June 18, 2009
Are working furloughs becoming the norm?
What a difference a couple of seasons make. Last fall, warnings that 2009 would be the year of the furlough were daunting enough.
As the year got under way, we began to hear the tales of how workers were spending their mandatory days off, whether it was best to devote that time to professional development, and how some employers were forbidding furloughed workers to log in from home and check e-mail.
But June seems to be the month of the working furlough.
First, the New York Times published a piece on furloughed workers who either felt it wouldn't be politically savvy to stop working or were flat-out denied the unpaid days off because their department was short-staffed. One furloughed Chicago salesman interviewed by the New York Times had this to say about his managers:
"You're not sure what they're watching....Do some people feel that they have to work those hours? Yes."
Other furloughed workers said they felt bad leaving their colleagues back at the office to toil without them (yes, even if their colleagues were getting paid to be there). Still others said that they had too much on their plate to take the days off, despite the fact that they'd be working for free.
Then on Tuesday, British Airways announced that it would be asking thousands of its employees to take up to four weeks of unpaid leave -- but that employees would have the option to work for free during that time. ("Gee, thanks, boss. But I think I'll use the time to polish my resume or pick up some temp work.")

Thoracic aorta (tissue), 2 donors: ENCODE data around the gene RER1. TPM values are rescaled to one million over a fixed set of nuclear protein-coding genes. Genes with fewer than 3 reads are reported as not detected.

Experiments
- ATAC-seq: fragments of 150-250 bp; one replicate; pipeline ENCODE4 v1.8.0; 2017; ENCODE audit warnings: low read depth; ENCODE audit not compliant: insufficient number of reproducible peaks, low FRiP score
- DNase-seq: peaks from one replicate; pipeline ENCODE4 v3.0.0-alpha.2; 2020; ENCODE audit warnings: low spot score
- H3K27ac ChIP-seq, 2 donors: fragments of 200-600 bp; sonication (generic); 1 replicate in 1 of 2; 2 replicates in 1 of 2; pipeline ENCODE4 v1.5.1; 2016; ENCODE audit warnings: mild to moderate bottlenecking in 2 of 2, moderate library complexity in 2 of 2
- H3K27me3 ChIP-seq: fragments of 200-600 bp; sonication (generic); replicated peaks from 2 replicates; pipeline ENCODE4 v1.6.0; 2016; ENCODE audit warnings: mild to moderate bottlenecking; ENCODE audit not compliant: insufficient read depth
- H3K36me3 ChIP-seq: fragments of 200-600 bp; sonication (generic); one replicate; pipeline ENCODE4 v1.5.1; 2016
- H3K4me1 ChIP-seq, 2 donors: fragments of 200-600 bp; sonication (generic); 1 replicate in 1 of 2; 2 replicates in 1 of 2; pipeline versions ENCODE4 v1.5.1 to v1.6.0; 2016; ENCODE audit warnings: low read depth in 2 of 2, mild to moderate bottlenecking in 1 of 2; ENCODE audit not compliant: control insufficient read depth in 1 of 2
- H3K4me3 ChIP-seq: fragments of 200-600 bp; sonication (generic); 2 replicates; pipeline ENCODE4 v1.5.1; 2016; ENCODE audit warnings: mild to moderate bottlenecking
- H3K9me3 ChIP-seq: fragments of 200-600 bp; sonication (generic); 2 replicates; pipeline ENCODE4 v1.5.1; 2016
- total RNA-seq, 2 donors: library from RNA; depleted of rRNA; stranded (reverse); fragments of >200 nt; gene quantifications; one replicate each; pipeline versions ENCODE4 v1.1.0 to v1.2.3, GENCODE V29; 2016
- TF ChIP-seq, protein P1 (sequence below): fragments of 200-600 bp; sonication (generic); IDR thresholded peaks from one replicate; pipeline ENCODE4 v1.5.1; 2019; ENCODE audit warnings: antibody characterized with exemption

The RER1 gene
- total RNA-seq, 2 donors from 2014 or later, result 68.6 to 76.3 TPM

Readers, if you've been furloughed recently, how did you handle it? Did you feel pressured -- either by your employer, your coworkers, or your inner workaholic -- to work during some of your unpaid time off? Or were you happy to take the days off and run?
Karen Burns is the author of The Amazing Adventures of Working Girl, a career guide based on her 59 jobs over 40 years in 22 cities.
Lisa Quast is a certified career coach, mentor, business consultant, former corporate executive and author based in the Seattle area.
Randy Woods writes about job-search tools, networking techniques and other tips to help you land your dream job.
Matt Youngquist is the president of Career Horizons, a career counseling firm.
Natalie Singer is a Seattle writer, editor and small-business owner.
Michelle Goodman is the author of "My So-Called Freelance Life" and "The Anti 9-to-5 Guide."
Paul Anderson helps professionals in transition find their desired employment.
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